The happiness didn’t last long as Chennai declared second phase of lockdown from June 19, 2020, our travel day. They say, humans fear things they are unsure about. So did the realisation about the uncertainty of this journey. The university suggested us an alternative, and the new plan was to travel to Chennai airport on Jun 18, midnight itself. This would help us avoid the lockdown but at the cost of spending an entire night outside Chennai airport as our flight was for the next day. But we agreed to it and at 23:30, June 18, the cabs were at our doorsteps. The University kept by its promise and we reached the airport safe and sound.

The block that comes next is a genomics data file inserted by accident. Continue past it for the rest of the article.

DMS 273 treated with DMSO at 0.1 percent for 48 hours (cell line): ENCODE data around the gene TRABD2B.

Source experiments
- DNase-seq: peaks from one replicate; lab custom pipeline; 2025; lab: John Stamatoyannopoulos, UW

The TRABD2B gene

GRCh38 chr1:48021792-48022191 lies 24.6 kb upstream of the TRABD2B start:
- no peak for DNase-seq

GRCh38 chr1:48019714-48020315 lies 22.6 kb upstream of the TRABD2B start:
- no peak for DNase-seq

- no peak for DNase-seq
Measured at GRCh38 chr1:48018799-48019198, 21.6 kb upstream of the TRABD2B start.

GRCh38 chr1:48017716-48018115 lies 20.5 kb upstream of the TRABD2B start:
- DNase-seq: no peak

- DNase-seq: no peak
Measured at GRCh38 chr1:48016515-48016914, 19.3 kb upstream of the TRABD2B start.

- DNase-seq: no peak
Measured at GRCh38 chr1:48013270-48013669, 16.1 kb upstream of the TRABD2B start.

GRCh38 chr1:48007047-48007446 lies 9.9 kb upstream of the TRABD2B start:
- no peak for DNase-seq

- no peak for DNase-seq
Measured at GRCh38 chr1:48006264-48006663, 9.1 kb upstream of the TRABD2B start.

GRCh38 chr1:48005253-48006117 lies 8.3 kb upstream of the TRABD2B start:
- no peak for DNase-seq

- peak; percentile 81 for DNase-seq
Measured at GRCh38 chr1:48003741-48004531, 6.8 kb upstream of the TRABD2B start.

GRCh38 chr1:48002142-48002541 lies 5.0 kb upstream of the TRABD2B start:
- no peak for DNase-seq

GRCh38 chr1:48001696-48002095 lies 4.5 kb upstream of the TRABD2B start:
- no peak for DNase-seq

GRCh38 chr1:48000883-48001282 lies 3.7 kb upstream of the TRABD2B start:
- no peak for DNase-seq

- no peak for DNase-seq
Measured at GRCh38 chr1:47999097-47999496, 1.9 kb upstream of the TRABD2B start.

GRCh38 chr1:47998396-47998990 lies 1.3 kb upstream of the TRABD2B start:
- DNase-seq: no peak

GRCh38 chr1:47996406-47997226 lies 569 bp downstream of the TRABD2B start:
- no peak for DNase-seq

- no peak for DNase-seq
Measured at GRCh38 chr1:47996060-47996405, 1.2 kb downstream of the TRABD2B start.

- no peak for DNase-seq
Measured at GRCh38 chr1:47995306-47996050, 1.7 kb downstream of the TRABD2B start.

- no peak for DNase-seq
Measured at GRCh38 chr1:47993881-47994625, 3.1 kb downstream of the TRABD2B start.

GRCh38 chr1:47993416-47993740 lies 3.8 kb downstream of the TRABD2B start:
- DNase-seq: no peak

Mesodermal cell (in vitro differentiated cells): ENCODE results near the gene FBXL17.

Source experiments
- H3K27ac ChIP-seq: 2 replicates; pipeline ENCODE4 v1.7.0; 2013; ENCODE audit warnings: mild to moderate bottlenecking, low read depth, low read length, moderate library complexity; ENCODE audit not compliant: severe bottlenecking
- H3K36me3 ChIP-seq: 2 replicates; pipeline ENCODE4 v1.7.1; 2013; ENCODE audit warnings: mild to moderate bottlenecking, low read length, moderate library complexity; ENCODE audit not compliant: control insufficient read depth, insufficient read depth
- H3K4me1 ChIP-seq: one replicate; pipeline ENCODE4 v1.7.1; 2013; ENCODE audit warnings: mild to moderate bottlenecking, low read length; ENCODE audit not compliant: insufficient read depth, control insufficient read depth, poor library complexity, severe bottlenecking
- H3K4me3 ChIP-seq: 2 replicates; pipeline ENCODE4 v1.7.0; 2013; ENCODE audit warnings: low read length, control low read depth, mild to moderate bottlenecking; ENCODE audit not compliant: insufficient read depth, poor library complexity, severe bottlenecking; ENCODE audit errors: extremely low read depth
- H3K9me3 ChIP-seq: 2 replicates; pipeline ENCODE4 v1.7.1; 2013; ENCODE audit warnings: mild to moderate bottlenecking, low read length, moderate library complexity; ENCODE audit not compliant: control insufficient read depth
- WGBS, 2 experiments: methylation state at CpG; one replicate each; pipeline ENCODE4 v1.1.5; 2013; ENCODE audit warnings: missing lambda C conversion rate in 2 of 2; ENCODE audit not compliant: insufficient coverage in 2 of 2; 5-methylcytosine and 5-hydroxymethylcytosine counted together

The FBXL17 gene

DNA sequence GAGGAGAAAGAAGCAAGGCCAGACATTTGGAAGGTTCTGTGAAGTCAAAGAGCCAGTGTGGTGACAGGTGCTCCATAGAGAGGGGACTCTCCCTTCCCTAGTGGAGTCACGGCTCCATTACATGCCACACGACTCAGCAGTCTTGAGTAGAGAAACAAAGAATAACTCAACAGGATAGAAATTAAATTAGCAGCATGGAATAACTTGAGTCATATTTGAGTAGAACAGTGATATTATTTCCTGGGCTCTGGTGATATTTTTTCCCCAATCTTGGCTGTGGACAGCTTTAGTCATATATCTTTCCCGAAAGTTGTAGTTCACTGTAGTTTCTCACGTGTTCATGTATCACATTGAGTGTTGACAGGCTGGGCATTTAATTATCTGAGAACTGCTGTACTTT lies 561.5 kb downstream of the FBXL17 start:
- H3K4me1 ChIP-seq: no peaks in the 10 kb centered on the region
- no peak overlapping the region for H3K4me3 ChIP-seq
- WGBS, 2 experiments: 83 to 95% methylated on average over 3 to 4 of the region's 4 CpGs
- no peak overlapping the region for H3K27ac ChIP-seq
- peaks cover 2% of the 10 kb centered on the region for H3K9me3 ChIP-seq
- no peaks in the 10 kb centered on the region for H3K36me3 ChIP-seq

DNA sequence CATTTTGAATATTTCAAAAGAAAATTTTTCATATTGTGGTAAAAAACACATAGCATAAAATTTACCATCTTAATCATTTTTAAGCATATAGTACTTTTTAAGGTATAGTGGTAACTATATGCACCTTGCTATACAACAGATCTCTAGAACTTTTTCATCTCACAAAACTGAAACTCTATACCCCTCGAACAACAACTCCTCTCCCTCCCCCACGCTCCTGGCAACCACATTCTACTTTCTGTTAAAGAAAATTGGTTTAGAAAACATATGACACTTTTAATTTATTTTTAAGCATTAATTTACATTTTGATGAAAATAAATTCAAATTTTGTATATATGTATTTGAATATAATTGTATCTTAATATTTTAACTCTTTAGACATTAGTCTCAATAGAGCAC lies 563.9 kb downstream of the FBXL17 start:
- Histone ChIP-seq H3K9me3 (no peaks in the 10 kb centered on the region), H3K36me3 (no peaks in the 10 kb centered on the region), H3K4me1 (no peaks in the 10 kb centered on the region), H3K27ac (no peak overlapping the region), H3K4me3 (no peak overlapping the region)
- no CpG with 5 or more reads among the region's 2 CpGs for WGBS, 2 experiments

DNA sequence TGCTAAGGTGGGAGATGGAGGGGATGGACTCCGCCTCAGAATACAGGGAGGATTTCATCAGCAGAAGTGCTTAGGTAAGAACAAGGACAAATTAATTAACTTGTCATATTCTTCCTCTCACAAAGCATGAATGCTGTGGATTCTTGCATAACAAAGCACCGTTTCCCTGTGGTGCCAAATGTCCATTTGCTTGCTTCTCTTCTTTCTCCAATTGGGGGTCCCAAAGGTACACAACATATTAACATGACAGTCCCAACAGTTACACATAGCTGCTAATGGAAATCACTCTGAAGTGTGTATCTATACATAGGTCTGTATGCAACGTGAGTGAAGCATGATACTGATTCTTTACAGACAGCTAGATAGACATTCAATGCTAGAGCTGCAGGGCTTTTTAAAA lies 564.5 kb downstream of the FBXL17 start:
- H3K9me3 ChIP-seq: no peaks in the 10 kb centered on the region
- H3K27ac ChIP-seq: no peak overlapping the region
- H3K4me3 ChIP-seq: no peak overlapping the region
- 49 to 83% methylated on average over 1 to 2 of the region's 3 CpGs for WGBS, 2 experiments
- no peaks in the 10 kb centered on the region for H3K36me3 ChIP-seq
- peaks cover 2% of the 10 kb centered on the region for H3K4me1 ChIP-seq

Ever seen the railway stations in India? That’s what Chennai airport looked like that night. It seemed we were not the only ones to travel a day before. People whose flights were after two/three days were also there. It was another chaos and social distancing was not an option. However, we tried our best to maintain minimum distance from everyone and after hours of trying doing the same, the airport allowed us in. It was such a relief. Who would have imagined the airports would be operating this way a few months back? Check-ins were different, so were the security checks. That’s when I realised the importance of the frontline workers who were literally risking their lives to ease other people’s. We were provided with a face shield and I, fortunately was also provided with a PPE kit for getting the middle seat. By this time, two things were certain; the flight was not cancelled and we had made till the half way of our journey. 07:30 am, June 19, we were called for boarding and coming home felt within our reach. The flight was full of passengers and again, social distancing was out of context. I closed my eyes, and thanked the almighty till that point and asked God to hang in there for some more time. At 10:30 IST we landed at Bagdogra airport. Different sets of protocols were waiting for us there. Various screenings, temperature tests, various hand and body sprays and a couple of form fill ups were all that separated us from our cab waiting for us outside. This time, we realised the cab driver was scared of us as we had travelled a long way, on top of that, from Chennai. However, he didn’t hesitate to take us with him. We sat on the rear seat and did not let him touch our luggage. He thanked us for acknowledging the situation.